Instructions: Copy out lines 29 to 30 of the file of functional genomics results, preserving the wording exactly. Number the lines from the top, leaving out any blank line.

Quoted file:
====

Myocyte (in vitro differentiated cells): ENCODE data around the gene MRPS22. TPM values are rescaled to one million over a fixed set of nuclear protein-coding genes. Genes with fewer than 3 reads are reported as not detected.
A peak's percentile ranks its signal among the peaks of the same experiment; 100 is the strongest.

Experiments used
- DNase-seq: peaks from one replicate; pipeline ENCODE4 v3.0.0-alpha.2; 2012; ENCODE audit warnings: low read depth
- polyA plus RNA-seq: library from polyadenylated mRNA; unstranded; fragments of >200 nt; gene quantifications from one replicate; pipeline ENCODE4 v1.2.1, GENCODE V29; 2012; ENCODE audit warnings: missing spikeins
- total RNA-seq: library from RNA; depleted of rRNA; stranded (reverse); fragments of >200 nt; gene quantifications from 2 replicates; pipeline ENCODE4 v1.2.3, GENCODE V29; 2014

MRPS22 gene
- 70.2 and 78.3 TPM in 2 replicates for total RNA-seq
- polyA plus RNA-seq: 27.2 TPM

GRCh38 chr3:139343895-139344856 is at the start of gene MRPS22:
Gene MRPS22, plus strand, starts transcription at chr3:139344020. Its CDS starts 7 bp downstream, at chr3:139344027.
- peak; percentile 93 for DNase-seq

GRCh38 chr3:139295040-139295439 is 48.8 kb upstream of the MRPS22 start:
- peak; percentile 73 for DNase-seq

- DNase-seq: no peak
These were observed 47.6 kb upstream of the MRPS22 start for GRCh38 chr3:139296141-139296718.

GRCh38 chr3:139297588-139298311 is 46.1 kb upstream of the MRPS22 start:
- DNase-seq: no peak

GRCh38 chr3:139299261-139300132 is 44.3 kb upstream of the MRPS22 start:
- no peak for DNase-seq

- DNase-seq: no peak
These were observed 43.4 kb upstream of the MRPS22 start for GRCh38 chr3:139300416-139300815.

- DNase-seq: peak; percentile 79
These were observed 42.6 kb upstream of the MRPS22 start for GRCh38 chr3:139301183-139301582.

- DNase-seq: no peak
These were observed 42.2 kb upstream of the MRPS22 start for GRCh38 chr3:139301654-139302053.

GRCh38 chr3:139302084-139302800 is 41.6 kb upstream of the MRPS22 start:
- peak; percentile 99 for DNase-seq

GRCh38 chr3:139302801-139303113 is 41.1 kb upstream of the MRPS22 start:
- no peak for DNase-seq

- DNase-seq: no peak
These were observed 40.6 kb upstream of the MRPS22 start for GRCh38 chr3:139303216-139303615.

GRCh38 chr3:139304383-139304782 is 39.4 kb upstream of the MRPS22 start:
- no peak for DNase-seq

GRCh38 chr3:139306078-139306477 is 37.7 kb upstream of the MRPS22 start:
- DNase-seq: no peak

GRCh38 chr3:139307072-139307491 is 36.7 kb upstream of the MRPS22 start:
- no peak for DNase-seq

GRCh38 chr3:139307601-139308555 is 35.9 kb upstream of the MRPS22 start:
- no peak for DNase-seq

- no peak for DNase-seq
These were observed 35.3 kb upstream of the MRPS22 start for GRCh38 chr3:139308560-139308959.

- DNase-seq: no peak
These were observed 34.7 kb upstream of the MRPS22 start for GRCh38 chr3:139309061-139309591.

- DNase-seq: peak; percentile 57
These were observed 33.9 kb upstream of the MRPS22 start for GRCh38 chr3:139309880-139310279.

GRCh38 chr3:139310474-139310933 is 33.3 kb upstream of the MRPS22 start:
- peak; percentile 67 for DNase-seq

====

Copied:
GRCh38 chr3:139302801-139303113 is 41.1 kb upstream of the MRPS22 start:
- no peak for DNase-seq